“Things treated merely as things in themselves destroy themselves because only in God have they any life” (For the Life of the World by Alexander Schmemann)
Millennials are taught to expect things to be temporary. Whether it’s marriage or mobility, jobs or friendships, everything ends or at least everything tends to fall apart. Seasons come, seasons go. If there is one thing you can count on it’s that you can’t count on very much.
These experiences leave us with an impoverished view of friendship. This is a tricky thing to talk about, because you also have to address temporary relationships, the delay of marriage, and the loss of core relationships. If up to half of our parents (before they pass on) will divorce at least once, if we are more likely than not to have had a few possible core dating relationships before we settle on marriage, if we are told to establish ourselves in our careers before we really start putting down roots, if we are just one degree away from the perfect life relationships get handled less like relationships and more like things.
I have heard more than one friend tell me that they have put their relationships on hold to focus on what’s before them (grad school, career, etc.). It’s not a bad idea to prioritize, and if it is hard to imagine sustaining friendships and doing something that your life may depend on than the tendency is to prioritize what is most important. I don’t really have neat, simple solutions to these questions, but I do have another way to look at them.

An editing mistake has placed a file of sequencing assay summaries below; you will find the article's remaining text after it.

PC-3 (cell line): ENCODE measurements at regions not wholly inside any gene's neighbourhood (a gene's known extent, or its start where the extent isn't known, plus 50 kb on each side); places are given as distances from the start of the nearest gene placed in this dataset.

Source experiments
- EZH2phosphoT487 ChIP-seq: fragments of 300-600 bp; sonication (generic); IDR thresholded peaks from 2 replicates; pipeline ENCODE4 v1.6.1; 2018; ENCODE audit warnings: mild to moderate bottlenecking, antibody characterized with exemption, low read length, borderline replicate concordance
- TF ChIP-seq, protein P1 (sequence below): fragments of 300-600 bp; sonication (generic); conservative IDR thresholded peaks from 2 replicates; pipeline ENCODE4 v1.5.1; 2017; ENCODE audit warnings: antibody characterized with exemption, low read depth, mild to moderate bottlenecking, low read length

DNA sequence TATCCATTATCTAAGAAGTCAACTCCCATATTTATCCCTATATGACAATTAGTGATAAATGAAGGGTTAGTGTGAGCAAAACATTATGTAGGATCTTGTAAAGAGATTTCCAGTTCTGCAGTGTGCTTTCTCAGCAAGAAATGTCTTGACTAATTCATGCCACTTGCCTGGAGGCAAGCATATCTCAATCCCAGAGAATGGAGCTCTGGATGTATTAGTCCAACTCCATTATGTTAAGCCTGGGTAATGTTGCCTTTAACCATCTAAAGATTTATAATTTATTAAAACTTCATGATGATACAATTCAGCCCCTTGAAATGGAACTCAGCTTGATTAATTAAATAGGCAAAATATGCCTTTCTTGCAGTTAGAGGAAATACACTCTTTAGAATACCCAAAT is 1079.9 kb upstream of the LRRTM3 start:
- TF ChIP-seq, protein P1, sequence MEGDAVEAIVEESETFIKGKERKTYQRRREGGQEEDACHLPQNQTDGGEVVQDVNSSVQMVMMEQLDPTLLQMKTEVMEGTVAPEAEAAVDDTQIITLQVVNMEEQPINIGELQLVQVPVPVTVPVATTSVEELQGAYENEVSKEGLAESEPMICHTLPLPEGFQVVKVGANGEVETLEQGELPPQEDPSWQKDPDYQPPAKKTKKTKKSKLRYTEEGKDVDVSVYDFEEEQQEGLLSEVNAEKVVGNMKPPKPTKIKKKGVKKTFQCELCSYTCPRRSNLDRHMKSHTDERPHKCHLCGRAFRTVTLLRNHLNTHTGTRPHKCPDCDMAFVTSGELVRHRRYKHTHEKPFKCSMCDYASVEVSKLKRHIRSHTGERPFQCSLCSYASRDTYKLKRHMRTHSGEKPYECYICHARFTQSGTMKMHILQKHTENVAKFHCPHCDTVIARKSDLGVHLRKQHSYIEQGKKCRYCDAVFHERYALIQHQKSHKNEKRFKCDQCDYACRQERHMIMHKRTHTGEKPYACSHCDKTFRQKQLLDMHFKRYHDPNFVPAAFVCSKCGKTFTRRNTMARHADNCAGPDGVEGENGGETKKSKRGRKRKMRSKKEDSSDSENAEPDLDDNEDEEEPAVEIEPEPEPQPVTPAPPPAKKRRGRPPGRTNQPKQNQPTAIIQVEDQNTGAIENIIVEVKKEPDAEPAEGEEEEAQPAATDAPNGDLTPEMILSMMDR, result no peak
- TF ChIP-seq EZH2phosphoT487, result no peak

What if commitment, honesty, forgiveness, and fellowship were to infuse our relationships. A commitment to love despite the circumstances. A true respect for the free will of the person you are relating to. A willingness, even a stubborn refusal to refrain from judging those who let you down. The honesty and the courage to be ourselves in relationship. The ability to forgive and to reconcile when things do come up. And the regular fellowship which is to mark the life of the Christian. The Christian life is lived in community. When we view community as primer to our health and not a secondary obligation, we can begin to be creative enough to serve, be, and be known by others. If we put Christ central in our relationships than he can light the way to relating to neighbors as fallen as each one of us. These values can help us in any season.
As you look at your life, who is your primary community (think of people and names)? Do you put the time and communication necessary to keep that community vibrant? How can you reconnect with someone today?
May the Lord bless you and keep you,